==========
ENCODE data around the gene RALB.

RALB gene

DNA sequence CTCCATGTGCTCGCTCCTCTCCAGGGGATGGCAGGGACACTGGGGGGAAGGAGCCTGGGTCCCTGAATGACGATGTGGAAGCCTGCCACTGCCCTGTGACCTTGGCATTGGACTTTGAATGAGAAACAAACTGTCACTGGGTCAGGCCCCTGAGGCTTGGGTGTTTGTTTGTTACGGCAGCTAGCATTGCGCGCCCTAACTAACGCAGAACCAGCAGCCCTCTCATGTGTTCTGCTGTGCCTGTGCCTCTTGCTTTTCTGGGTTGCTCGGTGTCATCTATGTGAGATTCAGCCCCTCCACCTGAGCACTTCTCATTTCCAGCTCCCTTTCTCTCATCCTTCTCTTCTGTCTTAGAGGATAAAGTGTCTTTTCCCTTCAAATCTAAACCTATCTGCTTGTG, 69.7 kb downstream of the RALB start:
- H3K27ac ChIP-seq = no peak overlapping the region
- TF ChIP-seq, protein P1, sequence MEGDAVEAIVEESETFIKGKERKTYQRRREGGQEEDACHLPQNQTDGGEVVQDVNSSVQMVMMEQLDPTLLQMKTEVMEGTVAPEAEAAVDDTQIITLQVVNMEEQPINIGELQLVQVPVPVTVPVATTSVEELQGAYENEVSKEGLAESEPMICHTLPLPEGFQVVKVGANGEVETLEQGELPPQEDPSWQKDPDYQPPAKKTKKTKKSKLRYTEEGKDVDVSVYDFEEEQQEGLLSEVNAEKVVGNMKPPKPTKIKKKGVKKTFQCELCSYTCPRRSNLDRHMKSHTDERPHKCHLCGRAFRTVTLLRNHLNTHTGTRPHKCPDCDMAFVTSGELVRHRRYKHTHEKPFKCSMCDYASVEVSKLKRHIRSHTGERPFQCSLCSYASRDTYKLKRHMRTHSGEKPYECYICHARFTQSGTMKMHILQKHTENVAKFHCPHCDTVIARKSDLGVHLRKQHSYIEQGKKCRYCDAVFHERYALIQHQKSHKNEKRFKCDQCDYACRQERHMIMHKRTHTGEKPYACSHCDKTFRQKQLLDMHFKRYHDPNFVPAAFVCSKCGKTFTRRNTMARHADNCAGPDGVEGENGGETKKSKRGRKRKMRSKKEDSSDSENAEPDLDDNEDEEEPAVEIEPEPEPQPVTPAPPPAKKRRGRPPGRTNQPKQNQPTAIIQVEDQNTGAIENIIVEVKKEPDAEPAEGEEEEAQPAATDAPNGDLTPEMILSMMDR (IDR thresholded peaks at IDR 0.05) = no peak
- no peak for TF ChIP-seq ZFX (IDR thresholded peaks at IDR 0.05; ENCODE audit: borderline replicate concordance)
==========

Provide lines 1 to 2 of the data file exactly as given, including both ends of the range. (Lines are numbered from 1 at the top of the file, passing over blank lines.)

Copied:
ENCODE data around the gene RALB.

RALB gene